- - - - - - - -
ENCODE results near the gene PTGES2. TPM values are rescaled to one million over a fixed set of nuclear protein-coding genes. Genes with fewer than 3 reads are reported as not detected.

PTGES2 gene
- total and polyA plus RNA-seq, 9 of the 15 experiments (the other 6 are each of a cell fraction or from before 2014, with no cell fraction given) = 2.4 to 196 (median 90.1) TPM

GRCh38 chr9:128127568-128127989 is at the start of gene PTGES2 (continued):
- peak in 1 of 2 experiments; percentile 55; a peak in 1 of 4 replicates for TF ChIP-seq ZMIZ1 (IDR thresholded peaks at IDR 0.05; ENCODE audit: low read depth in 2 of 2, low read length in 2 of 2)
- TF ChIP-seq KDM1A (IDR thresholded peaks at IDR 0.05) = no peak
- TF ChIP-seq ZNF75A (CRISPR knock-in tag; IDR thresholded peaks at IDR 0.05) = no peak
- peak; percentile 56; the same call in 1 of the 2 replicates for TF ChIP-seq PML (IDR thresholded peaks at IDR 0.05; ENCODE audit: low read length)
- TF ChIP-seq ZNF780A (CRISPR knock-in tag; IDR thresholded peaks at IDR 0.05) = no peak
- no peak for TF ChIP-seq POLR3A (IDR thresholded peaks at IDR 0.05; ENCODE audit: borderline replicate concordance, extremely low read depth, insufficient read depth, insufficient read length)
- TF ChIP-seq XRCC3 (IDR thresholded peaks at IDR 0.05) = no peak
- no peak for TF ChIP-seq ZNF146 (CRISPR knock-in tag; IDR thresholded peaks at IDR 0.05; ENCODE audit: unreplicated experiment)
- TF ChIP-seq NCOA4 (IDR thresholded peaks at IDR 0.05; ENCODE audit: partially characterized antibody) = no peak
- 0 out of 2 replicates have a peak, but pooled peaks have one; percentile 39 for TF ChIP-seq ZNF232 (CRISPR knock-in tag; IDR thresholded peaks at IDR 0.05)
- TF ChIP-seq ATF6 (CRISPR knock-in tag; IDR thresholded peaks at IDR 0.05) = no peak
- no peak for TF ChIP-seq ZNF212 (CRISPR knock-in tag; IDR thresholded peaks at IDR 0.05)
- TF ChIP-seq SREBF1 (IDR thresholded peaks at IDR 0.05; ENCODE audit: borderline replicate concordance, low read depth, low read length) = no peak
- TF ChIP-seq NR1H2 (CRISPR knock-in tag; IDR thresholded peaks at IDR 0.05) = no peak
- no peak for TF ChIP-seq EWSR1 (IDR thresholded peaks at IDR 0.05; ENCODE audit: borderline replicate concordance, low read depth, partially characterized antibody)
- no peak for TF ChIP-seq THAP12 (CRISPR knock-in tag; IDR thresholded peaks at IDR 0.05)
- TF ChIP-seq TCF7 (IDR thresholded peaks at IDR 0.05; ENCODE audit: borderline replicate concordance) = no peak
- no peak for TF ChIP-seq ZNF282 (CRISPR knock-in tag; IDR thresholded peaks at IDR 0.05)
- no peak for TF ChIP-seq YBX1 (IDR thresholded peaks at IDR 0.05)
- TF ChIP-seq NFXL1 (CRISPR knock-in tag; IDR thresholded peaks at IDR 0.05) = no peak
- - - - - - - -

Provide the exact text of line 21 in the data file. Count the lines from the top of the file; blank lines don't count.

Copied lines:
- TF ChIP-seq TCF7 (IDR thresholded peaks at IDR 0.05; ENCODE audit: borderline replicate concordance) = no peak